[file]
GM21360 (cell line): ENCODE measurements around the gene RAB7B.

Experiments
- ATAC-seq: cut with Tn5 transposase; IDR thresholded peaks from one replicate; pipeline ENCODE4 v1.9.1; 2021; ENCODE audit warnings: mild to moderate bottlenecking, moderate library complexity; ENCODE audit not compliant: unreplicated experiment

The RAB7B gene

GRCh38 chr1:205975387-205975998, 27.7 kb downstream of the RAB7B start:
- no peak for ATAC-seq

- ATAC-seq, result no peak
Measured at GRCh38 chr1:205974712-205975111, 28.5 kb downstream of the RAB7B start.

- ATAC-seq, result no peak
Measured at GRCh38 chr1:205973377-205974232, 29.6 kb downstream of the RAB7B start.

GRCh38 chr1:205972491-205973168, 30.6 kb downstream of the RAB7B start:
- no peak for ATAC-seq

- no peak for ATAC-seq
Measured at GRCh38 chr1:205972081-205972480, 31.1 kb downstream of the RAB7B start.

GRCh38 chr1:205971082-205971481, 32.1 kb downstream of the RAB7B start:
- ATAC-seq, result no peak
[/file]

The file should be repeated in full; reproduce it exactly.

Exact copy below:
GM21360 (cell line): ENCODE measurements around the gene RAB7B.

Experiments
- ATAC-seq: cut with Tn5 transposase; IDR thresholded peaks from one replicate; pipeline ENCODE4 v1.9.1; 2021; ENCODE audit warnings: mild to moderate bottlenecking, moderate library complexity; ENCODE audit not compliant: unreplicated experiment

The RAB7B gene

GRCh38 chr1:205975387-205975998, 27.7 kb downstream of the RAB7B start:
- no peak for ATAC-seq

- ATAC-seq, result no peak
Measured at GRCh38 chr1:205974712-205975111, 28.5 kb downstream of the RAB7B start.

- ATAC-seq, result no peak
Measured at GRCh38 chr1:205973377-205974232, 29.6 kb downstream of the RAB7B start.

GRCh38 chr1:205972491-205973168, 30.6 kb downstream of the RAB7B start:
- no peak for ATAC-seq

- no peak for ATAC-seq
Measured at GRCh38 chr1:205972081-205972480, 31.1 kb downstream of the RAB7B start.

GRCh38 chr1:205971082-205971481, 32.1 kb downstream of the RAB7B start:
- ATAC-seq, result no peak